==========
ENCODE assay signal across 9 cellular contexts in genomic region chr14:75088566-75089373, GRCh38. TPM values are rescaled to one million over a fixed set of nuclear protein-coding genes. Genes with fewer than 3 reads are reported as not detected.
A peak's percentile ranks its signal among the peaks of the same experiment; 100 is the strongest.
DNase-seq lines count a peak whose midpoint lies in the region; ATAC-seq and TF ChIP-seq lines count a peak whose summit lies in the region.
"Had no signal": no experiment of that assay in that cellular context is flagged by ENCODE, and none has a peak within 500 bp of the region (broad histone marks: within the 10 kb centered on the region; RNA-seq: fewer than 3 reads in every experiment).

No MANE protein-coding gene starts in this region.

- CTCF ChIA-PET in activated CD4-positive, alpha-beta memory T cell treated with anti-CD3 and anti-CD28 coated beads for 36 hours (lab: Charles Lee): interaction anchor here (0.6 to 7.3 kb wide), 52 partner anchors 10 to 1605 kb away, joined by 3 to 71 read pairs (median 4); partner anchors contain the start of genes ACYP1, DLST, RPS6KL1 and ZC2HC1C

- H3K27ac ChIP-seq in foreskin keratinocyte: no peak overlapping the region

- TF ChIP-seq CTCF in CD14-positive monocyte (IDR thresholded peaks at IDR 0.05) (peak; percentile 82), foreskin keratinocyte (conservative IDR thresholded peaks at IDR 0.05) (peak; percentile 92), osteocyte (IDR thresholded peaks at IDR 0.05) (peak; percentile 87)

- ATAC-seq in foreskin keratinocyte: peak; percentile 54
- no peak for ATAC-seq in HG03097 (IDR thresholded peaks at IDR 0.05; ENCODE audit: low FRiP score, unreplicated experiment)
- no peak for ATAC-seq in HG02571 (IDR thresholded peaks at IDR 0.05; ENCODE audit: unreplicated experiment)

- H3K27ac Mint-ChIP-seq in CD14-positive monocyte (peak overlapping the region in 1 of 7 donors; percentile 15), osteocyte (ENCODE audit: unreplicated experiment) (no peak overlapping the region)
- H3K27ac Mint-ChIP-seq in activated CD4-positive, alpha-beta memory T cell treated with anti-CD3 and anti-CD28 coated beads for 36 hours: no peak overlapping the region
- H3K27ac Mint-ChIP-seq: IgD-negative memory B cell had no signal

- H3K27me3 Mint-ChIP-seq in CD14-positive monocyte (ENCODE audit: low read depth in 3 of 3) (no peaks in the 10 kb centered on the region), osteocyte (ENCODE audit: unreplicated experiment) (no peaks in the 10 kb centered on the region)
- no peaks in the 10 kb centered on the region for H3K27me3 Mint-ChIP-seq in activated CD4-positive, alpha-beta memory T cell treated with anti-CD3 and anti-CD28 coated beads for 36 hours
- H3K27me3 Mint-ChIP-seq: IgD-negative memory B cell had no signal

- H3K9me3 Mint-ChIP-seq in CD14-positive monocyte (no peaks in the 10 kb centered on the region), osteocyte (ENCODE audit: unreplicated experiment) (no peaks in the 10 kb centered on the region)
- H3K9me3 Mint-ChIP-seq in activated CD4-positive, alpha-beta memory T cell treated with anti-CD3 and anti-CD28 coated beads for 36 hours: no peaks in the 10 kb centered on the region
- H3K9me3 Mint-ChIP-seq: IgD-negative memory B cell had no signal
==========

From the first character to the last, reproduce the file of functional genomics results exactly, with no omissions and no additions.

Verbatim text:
ENCODE assay signal across 9 cellular contexts in genomic region chr14:75088566-75089373, GRCh38. TPM values are rescaled to one million over a fixed set of nuclear protein-coding genes. Genes with fewer than 3 reads are reported as not detected.
A peak's percentile ranks its signal among the peaks of the same experiment; 100 is the strongest.
DNase-seq lines count a peak whose midpoint lies in the region; ATAC-seq and TF ChIP-seq lines count a peak whose summit lies in the region.
"Had no signal": no experiment of that assay in that cellular context is flagged by ENCODE, and none has a peak within 500 bp of the region (broad histone marks: within the 10 kb centered on the region; RNA-seq: fewer than 3 reads in every experiment).

No MANE protein-coding gene starts in this region.

- CTCF ChIA-PET in activated CD4-positive, alpha-beta memory T cell treated with anti-CD3 and anti-CD28 coated beads for 36 hours (lab: Charles Lee): interaction anchor here (0.6 to 7.3 kb wide), 52 partner anchors 10 to 1605 kb away, joined by 3 to 71 read pairs (median 4); partner anchors contain the start of genes ACYP1, DLST, RPS6KL1 and ZC2HC1C

- H3K27ac ChIP-seq in foreskin keratinocyte: no peak overlapping the region

- TF ChIP-seq CTCF in CD14-positive monocyte (IDR thresholded peaks at IDR 0.05) (peak; percentile 82), foreskin keratinocyte (conservative IDR thresholded peaks at IDR 0.05) (peak; percentile 92), osteocyte (IDR thresholded peaks at IDR 0.05) (peak; percentile 87)

- ATAC-seq in foreskin keratinocyte: peak; percentile 54
- no peak for ATAC-seq in HG03097 (IDR thresholded peaks at IDR 0.05; ENCODE audit: low FRiP score, unreplicated experiment)
- no peak for ATAC-seq in HG02571 (IDR thresholded peaks at IDR 0.05; ENCODE audit: unreplicated experiment)

- H3K27ac Mint-ChIP-seq in CD14-positive monocyte (peak overlapping the region in 1 of 7 donors; percentile 15), osteocyte (ENCODE audit: unreplicated experiment) (no peak overlapping the region)
- H3K27ac Mint-ChIP-seq in activated CD4-positive, alpha-beta memory T cell treated with anti-CD3 and anti-CD28 coated beads for 36 hours: no peak overlapping the region
- H3K27ac Mint-ChIP-seq: IgD-negative memory B cell had no signal

- H3K27me3 Mint-ChIP-seq in CD14-positive monocyte (ENCODE audit: low read depth in 3 of 3) (no peaks in the 10 kb centered on the region), osteocyte (ENCODE audit: unreplicated experiment) (no peaks in the 10 kb centered on the region)
- no peaks in the 10 kb centered on the region for H3K27me3 Mint-ChIP-seq in activated CD4-positive, alpha-beta memory T cell treated with anti-CD3 and anti-CD28 coated beads for 36 hours
- H3K27me3 Mint-ChIP-seq: IgD-negative memory B cell had no signal

- H3K9me3 Mint-ChIP-seq in CD14-positive monocyte (no peaks in the 10 kb centered on the region), osteocyte (ENCODE audit: unreplicated experiment) (no peaks in the 10 kb centered on the region)
- H3K9me3 Mint-ChIP-seq in activated CD4-positive, alpha-beta memory T cell treated with anti-CD3 and anti-CD28 coated beads for 36 hours: no peaks in the 10 kb centered on the region
- H3K9me3 Mint-ChIP-seq: IgD-negative memory B cell had no signal